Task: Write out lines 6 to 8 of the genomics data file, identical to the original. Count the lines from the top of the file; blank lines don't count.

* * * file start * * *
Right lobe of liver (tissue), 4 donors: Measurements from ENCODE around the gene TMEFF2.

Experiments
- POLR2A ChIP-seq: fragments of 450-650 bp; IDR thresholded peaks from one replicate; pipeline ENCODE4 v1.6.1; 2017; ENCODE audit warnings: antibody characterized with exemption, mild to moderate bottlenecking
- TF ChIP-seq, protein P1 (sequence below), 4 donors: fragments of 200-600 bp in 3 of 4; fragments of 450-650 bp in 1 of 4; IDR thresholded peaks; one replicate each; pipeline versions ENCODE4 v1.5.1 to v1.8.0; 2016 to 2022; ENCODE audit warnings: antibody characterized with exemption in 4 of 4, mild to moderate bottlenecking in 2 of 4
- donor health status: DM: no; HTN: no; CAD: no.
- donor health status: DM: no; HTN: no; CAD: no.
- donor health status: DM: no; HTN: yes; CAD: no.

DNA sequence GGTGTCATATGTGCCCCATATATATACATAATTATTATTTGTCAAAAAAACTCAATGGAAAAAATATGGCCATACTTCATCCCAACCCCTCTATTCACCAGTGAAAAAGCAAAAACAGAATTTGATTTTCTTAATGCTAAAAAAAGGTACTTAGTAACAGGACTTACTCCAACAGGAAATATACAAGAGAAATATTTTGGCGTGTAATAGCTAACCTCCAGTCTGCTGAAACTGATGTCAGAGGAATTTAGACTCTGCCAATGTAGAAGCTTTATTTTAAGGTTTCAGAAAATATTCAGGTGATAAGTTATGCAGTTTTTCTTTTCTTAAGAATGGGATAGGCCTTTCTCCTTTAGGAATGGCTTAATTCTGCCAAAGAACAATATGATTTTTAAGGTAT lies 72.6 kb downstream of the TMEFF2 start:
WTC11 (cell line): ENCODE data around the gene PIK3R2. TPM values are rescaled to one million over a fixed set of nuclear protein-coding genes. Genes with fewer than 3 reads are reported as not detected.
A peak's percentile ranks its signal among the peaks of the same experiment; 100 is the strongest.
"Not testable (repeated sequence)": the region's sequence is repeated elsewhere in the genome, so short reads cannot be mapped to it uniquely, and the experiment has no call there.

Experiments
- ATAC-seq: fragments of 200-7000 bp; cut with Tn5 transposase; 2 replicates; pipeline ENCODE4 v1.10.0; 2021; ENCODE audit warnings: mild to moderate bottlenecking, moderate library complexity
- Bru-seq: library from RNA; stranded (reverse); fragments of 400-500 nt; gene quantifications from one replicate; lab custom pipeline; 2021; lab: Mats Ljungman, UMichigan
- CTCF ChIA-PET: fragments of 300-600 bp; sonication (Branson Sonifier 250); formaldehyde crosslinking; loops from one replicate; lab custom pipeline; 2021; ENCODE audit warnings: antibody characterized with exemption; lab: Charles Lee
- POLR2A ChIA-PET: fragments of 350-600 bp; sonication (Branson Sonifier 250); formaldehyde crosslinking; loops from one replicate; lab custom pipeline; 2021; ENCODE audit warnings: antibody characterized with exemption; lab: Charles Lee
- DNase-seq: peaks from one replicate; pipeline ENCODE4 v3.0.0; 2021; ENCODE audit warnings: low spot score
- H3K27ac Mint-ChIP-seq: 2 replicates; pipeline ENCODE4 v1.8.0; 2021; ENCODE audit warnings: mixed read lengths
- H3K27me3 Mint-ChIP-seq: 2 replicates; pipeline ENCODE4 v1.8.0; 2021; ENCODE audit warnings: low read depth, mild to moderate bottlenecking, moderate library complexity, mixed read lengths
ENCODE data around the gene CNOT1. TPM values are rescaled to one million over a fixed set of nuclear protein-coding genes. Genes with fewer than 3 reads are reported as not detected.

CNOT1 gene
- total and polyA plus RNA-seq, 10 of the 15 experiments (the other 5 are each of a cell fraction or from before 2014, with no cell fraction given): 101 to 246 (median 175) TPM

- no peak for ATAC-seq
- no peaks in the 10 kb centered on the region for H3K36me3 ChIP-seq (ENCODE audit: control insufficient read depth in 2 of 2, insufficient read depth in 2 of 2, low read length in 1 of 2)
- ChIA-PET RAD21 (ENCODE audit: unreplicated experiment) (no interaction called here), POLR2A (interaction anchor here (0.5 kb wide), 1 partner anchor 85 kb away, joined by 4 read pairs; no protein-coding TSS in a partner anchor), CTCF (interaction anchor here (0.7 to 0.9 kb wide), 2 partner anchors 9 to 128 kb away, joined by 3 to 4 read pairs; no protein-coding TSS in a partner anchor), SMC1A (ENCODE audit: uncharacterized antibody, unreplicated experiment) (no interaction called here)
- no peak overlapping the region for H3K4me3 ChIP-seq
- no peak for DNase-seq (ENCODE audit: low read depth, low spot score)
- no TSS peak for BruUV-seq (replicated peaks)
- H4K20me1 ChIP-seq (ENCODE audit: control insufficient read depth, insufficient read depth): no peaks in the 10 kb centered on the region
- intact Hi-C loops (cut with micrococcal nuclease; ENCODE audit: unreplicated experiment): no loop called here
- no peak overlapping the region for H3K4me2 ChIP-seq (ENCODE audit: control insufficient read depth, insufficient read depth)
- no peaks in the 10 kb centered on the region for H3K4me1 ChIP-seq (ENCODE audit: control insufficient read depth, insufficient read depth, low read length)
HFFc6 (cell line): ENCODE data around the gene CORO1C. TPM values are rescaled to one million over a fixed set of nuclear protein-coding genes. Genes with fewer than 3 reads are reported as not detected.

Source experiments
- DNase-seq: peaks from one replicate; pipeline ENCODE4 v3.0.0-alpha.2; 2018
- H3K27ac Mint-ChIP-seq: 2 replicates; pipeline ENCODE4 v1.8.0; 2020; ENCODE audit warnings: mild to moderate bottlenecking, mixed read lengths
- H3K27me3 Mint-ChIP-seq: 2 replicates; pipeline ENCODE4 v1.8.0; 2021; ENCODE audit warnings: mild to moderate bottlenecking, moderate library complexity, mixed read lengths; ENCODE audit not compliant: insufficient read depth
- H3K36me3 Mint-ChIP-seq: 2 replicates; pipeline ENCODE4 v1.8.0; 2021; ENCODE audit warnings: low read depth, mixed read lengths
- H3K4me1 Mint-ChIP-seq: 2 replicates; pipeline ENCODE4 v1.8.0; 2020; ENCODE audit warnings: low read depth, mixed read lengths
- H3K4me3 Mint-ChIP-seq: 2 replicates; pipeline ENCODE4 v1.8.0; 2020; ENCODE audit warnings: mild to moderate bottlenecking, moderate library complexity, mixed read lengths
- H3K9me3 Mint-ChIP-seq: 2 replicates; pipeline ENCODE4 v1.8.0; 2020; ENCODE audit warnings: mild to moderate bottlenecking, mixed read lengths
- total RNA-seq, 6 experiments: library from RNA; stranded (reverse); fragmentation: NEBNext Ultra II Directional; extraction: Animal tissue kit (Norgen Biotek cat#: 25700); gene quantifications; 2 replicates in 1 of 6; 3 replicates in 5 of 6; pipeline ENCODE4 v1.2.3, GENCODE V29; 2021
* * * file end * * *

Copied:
- donor health status: DM: no; HTN: no; CAD: no.
- donor health status: DM: no; HTN: yes; CAD: no.

DNA sequence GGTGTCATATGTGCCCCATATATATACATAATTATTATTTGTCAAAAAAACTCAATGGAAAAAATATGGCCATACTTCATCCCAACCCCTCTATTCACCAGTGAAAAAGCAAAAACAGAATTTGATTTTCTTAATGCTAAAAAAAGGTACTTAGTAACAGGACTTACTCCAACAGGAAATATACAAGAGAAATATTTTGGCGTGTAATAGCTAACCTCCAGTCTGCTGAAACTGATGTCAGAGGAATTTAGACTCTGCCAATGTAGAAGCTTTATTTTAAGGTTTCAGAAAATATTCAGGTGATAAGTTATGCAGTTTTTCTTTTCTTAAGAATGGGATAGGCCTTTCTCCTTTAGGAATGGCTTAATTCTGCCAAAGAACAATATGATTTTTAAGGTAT lies 72.6 kb downstream of the TMEFF2 start: